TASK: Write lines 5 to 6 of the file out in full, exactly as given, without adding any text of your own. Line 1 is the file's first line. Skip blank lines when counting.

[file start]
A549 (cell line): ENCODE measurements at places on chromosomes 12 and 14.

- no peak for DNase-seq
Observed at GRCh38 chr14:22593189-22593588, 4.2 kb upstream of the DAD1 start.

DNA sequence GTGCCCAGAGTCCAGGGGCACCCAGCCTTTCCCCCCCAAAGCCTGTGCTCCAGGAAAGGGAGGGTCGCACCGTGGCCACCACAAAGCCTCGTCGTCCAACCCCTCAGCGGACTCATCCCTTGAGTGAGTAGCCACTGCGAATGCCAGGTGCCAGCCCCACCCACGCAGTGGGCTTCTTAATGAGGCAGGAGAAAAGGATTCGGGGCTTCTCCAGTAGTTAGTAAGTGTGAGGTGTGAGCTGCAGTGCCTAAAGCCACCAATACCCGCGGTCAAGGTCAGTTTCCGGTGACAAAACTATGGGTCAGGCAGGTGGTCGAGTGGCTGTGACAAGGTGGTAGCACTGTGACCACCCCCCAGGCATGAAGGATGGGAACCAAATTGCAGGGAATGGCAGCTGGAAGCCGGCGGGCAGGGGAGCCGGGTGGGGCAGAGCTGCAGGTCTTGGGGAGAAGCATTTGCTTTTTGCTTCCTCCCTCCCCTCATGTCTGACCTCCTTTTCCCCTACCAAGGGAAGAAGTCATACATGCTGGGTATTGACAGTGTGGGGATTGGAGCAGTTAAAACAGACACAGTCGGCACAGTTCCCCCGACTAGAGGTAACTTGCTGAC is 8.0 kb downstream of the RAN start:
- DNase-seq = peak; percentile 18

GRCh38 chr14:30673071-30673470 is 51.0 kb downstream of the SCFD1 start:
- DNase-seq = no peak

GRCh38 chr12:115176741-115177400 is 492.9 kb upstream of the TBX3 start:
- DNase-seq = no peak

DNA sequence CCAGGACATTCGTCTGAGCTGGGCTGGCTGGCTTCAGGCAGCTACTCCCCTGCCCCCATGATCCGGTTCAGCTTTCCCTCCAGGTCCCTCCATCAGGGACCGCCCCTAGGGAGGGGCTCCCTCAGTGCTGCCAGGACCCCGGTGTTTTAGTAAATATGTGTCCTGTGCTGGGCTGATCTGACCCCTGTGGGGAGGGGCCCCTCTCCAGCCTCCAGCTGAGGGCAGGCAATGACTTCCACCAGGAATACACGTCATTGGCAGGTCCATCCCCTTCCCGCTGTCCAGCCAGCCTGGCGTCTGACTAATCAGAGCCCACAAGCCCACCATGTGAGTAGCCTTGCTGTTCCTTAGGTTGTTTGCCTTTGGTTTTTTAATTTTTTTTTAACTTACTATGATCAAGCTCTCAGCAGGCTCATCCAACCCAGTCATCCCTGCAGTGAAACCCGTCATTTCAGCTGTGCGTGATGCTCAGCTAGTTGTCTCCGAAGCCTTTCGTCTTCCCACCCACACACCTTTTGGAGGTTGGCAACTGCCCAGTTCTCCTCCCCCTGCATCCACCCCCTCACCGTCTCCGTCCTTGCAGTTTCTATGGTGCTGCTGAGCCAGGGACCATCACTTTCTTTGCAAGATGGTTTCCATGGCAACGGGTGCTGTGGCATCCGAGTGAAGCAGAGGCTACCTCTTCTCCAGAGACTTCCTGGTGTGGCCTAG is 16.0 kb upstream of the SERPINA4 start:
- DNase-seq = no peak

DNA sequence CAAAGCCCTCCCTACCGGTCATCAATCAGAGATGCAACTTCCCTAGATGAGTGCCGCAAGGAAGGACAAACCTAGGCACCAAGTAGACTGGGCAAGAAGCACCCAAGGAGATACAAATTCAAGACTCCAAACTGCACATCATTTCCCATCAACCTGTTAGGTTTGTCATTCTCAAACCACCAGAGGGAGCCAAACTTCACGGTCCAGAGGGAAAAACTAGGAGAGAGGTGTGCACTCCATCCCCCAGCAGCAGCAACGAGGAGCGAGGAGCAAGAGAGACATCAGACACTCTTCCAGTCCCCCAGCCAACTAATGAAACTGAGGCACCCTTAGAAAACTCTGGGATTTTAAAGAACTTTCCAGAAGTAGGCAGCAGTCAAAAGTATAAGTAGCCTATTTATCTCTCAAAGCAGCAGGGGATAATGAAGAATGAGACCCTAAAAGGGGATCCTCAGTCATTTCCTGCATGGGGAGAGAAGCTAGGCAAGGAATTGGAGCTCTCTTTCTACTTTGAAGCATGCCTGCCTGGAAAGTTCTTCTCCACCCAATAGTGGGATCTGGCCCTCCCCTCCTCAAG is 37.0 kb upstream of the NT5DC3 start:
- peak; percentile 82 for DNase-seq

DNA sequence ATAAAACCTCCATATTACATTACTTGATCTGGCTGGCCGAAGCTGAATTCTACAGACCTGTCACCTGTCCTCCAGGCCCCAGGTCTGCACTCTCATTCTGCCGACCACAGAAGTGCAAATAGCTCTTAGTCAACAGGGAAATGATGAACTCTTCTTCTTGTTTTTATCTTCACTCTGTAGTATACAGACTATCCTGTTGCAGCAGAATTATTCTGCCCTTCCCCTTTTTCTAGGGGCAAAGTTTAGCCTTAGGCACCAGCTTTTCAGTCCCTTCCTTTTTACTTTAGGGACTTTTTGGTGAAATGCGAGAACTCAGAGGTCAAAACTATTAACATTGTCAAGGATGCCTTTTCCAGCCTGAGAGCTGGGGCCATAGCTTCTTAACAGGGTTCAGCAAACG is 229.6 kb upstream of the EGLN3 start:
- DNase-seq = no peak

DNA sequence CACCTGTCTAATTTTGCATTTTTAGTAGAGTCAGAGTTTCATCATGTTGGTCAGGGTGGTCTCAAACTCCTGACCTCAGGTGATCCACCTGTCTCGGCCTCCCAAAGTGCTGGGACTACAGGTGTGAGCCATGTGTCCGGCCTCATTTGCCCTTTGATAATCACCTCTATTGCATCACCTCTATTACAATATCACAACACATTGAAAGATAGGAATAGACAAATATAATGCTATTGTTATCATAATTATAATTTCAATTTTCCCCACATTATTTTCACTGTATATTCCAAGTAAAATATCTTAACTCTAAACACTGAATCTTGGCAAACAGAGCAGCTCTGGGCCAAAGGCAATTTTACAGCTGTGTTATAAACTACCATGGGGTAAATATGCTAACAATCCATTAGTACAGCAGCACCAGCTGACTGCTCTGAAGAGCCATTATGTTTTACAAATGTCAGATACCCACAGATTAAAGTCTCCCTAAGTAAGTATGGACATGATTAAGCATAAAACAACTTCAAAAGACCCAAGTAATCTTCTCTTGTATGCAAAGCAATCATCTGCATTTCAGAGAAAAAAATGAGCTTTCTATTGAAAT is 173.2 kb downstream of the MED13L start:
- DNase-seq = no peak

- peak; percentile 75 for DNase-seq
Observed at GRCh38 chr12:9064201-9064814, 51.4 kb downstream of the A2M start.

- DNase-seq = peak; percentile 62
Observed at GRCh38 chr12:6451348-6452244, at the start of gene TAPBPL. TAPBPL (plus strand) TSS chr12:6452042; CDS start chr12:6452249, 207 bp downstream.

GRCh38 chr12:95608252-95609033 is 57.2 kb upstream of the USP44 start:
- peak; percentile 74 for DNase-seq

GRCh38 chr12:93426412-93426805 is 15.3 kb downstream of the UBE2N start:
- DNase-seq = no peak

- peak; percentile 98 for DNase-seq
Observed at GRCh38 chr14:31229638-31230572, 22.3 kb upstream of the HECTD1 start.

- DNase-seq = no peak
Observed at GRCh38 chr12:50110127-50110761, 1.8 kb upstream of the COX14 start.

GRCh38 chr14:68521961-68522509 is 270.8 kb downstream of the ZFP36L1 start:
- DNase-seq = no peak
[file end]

- DNase-seq = peak; percentile 18

GRCh38 chr14:30673071-30673470 is 51.0 kb downstream of the SCFD1 start: